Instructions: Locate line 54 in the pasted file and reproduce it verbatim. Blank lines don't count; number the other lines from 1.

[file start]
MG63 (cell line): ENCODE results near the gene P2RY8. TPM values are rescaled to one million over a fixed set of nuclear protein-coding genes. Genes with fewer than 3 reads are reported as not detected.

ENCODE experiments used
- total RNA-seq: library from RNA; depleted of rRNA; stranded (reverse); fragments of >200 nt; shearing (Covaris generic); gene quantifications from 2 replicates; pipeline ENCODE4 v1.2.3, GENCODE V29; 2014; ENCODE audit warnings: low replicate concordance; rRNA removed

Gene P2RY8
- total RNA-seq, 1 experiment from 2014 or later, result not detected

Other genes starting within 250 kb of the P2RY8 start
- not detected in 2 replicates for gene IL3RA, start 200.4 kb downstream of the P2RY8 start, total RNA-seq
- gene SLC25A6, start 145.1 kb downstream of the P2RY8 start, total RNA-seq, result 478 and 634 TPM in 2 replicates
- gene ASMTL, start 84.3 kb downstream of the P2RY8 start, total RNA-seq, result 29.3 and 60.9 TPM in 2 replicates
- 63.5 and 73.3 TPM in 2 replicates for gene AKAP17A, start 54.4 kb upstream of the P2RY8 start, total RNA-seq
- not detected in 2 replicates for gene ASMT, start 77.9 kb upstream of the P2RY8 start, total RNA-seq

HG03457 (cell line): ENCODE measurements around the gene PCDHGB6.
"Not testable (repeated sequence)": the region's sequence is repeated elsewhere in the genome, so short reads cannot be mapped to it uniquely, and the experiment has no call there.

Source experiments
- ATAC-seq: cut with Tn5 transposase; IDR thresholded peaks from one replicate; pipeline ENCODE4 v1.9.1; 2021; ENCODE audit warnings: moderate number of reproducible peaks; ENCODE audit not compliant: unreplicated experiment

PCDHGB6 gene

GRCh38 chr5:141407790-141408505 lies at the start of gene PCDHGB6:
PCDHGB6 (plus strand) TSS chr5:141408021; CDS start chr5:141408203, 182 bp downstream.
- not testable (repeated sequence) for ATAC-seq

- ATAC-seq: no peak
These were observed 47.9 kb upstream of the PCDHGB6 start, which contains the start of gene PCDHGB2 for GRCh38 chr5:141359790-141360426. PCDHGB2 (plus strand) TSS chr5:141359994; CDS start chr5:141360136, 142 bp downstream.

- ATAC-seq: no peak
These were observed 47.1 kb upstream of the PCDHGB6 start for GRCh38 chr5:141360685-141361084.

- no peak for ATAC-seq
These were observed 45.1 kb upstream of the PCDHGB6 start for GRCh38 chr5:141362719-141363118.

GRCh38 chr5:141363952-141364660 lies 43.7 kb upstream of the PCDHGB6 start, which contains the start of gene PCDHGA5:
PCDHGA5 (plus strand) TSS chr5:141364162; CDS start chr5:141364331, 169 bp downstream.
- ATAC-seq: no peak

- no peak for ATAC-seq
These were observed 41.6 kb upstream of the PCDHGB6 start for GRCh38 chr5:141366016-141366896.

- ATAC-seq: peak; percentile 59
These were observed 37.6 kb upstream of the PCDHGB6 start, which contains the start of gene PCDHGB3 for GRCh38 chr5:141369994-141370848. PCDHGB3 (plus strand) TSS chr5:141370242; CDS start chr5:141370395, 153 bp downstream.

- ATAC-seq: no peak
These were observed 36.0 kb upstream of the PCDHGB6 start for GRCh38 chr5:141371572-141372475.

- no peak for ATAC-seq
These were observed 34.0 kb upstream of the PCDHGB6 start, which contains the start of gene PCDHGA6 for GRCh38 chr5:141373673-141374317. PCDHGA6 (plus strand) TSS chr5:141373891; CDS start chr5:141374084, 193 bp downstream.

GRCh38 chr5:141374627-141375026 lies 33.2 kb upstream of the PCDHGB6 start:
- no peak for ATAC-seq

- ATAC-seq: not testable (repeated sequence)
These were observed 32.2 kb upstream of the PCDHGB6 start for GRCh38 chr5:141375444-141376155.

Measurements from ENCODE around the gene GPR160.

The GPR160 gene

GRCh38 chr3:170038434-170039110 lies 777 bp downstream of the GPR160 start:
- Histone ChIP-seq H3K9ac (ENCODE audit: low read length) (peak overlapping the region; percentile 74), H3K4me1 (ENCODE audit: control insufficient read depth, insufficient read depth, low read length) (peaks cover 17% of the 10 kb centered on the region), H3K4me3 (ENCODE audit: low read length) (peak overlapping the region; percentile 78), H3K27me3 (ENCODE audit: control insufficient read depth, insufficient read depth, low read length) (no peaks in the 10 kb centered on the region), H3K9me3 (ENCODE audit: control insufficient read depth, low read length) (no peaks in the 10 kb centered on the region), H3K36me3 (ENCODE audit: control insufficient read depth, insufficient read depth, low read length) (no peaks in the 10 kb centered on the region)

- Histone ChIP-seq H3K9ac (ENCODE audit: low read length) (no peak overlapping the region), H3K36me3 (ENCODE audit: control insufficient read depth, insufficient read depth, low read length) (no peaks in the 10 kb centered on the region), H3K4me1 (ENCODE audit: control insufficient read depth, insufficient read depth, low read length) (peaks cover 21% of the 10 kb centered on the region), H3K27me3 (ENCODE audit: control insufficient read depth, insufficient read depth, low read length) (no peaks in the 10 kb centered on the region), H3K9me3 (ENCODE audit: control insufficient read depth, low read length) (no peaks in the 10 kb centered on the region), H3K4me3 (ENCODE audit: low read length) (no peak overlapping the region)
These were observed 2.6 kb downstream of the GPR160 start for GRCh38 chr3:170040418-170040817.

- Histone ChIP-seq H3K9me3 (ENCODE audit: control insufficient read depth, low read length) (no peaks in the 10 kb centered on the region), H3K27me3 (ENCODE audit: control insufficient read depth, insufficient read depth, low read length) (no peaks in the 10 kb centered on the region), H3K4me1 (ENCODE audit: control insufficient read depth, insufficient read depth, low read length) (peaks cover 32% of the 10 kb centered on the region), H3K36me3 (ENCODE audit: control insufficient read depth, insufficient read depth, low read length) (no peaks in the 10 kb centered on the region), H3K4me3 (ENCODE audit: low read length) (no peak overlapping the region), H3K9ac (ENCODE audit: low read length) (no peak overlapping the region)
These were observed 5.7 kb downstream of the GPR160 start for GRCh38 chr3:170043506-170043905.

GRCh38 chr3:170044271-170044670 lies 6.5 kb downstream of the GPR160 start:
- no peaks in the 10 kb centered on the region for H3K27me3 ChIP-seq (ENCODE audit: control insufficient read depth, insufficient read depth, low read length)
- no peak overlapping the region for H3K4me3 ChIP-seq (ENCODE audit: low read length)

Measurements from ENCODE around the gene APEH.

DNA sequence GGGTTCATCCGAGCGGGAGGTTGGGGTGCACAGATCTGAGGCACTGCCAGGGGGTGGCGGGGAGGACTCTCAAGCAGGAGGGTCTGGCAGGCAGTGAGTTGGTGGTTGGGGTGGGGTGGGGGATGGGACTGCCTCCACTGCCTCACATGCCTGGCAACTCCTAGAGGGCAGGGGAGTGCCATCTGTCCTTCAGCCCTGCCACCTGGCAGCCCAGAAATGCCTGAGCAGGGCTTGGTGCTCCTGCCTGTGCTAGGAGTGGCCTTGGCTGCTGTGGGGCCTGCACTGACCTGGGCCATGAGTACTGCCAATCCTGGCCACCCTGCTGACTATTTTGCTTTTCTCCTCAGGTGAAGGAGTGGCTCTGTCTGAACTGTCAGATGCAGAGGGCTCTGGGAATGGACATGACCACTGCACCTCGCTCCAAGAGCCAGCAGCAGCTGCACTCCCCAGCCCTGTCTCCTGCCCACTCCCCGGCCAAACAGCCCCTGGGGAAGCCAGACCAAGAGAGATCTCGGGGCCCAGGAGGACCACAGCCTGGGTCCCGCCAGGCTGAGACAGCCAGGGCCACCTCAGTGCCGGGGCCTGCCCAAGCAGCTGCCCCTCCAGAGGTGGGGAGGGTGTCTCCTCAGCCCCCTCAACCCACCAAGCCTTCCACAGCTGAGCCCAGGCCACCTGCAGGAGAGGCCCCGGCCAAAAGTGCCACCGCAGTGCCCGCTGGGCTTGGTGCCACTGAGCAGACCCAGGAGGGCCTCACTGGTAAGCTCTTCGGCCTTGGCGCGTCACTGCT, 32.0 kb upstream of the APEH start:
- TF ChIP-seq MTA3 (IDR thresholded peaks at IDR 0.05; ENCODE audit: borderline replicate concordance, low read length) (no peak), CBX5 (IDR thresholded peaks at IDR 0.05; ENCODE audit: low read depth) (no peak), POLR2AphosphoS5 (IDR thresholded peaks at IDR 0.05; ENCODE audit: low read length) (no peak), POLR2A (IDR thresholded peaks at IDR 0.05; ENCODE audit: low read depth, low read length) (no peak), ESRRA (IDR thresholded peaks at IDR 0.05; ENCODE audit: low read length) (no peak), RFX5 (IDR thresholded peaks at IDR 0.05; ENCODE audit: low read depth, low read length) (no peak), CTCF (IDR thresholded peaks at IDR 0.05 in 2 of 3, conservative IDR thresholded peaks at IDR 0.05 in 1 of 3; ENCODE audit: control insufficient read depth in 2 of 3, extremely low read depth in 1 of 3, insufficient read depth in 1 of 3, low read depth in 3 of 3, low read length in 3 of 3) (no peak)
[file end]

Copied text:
- TF ChIP-seq MTA3 (IDR thresholded peaks at IDR 0.05; ENCODE audit: borderline replicate concordance, low read length) (no peak), CBX5 (IDR thresholded peaks at IDR 0.05; ENCODE audit: low read depth) (no peak), POLR2AphosphoS5 (IDR thresholded peaks at IDR 0.05; ENCODE audit: low read length) (no peak), POLR2A (IDR thresholded peaks at IDR 0.05; ENCODE audit: low read depth, low read length) (no peak), ESRRA (IDR thresholded peaks at IDR 0.05; ENCODE audit: low read length) (no peak), RFX5 (IDR thresholded peaks at IDR 0.05; ENCODE audit: low read depth, low read length) (no peak), CTCF (IDR thresholded peaks at IDR 0.05 in 2 of 3, conservative IDR thresholded peaks at IDR 0.05 in 1 of 3; ENCODE audit: control insufficient read depth in 2 of 3, extremely low read depth in 1 of 3, insufficient read depth in 1 of 3, low read depth in 3 of 3, low read length in 3 of 3) (no peak)